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Nurs Res. 1993 May-Jun;42(3):173-8.

Physical and emotional abuse in pregnancy: a comparison of adult and teenage women.

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  • 1University of Maryland, School of Nursing, Baltimore.


A sample of 691 African American, Hispanic, and white pregnant teenage and adult women were interviewed in the prenatal setting. On their first prenatal visit, 182 (26%) women reported physical or sexual abuse within the past year. There were significant differences between the teens and adults, with a higher percentage of teens (31.6%) reporting abuse during the prior year than adults (23.6%). The rate of abuse during pregnancy was 21.7% for teens and 15.9% for adult women. Adult women scored significantly higher than teens on two measures of mental abuse. Mental abuse was significantly correlated with physical abuse for all subjects.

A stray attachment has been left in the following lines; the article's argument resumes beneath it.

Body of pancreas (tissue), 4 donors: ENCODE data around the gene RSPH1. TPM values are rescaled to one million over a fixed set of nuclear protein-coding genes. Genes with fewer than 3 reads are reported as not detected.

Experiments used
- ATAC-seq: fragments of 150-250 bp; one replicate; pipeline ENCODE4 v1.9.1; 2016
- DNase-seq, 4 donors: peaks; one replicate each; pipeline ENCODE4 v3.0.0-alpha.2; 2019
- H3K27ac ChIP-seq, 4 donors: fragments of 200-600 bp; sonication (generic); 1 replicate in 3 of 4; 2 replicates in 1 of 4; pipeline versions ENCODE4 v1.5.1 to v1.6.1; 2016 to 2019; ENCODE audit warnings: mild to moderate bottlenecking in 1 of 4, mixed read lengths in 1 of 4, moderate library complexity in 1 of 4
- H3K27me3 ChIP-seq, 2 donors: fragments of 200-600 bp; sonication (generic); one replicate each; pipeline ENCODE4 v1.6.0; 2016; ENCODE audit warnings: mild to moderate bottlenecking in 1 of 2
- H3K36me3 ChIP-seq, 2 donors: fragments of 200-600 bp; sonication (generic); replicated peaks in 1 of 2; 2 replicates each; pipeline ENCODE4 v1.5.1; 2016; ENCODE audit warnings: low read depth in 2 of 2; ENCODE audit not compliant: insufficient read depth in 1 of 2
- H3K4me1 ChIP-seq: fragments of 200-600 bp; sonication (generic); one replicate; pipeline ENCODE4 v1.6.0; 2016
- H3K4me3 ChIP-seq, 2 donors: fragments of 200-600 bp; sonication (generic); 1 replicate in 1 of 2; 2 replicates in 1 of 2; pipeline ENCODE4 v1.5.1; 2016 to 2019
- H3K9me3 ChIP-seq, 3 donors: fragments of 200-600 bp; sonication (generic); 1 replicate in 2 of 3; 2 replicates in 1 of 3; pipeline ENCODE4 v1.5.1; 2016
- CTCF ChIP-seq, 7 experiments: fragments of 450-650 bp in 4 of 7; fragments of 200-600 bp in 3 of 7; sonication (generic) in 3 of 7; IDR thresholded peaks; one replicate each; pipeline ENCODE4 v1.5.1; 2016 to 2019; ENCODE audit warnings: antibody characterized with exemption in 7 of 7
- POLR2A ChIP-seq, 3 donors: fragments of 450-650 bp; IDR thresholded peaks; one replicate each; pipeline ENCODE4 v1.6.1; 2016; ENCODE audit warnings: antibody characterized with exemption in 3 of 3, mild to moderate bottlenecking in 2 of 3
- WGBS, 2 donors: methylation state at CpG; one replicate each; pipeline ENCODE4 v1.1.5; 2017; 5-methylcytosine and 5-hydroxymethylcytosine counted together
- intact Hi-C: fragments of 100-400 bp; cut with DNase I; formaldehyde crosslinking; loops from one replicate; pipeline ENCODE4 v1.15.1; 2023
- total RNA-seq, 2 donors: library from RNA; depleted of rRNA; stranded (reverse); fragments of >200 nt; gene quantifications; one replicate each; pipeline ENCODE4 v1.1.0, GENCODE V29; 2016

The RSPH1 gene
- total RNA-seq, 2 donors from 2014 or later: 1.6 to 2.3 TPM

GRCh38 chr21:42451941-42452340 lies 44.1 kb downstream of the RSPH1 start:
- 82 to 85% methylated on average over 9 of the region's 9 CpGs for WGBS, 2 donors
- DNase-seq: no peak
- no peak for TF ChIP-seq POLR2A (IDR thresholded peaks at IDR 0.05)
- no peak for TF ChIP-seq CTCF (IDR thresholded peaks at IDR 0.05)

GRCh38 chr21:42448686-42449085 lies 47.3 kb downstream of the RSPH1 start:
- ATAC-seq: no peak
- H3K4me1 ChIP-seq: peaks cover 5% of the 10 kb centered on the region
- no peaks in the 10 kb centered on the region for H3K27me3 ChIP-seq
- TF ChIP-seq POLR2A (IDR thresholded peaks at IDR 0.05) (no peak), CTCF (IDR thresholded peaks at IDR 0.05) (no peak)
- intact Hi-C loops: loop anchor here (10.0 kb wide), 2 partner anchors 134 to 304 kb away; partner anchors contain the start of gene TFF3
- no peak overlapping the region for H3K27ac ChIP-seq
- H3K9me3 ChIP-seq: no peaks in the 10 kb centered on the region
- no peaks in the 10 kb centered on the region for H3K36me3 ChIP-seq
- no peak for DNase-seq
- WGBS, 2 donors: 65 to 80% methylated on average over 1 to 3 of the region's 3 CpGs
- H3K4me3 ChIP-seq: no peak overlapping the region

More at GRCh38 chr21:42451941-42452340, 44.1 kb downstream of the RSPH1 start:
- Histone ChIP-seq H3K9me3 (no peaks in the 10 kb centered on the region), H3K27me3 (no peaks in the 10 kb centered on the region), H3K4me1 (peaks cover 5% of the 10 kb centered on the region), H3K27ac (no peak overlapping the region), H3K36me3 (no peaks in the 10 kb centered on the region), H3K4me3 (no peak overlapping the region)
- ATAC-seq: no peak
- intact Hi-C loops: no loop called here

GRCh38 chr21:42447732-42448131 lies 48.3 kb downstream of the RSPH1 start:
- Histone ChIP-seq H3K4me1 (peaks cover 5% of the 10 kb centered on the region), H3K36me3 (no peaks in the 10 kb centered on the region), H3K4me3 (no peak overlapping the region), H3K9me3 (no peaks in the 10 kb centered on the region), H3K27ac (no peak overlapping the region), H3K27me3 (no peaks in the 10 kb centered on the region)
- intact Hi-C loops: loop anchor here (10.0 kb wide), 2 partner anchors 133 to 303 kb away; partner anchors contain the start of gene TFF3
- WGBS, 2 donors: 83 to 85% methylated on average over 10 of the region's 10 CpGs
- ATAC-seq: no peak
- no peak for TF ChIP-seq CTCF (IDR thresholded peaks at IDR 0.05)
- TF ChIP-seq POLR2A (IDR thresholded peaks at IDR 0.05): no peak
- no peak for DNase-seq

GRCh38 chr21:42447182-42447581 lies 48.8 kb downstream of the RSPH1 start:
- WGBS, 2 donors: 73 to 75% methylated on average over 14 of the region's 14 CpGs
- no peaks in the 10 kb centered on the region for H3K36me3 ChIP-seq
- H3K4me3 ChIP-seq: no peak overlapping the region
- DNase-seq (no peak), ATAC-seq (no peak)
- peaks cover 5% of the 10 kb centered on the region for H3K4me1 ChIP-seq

The aim was to obtain and compare measures of physical and emotional abuse among 691 urban, pregnant women. 31% (214) were teenagers aged 13-19 years, and 69% were adults aged 20-42 years. 38% were African-American, 34% Hispanic, and 27% White. 95% lived below the poverty level. 22% of teenagers and 39% of adults were married. 18% of teenagers and 63% of adults were pregnant for the first time. The Abuse Assessment Screen (AAS), the Index of Spouse Abuse (ISA), the Conflicts Tactics Scale (CTS), and the Danger Assessment Screen (DAS) were the study instruments. Assessment during the first trimester was based on the initial administration of the AAS, and later followed with the CTS and the ISA. Only abused women received the DAS. Instruments were readministered during the second and third trimester. The findings showed that abused women tended to delay prenatal care. For example, only 9% of nonabused, but 24% of abused pregnant teenagers began prenatal care in their third trimester. 11% of nonabused adults and 20% of abused in the past year on the first prenatal visit (31.6% of teenagers and 23.6% of adults). Over 50% of women abused prior to the pregnancy were abused during the pregnancy. In subsequent visits, 8% of nonabused women (48% of teenagers) reported abuse in the second or third trimesters. Adults scored higher on severity of abuse on the ISA and CTS tests for severe and minor violence. Adults also scored higher on the DAS. For nonphysical abuse, adults also scored higher on the ISA-NP and the CTS. These findings are particularly significant because the levels of reported abuse were much higher, by two times, than previous reports: 1 in 5 pregnant teenagers, and 1 in 6 pregnant adults. Also significant was the finding that physical and emotional abuse occurred concurrently rather than separately, as had previously been believed. The AAS proved to be a reliable screening tool for identifying women who had been physically or sexually abused. Just three questions could be integrated into a routine nursing assessment form.

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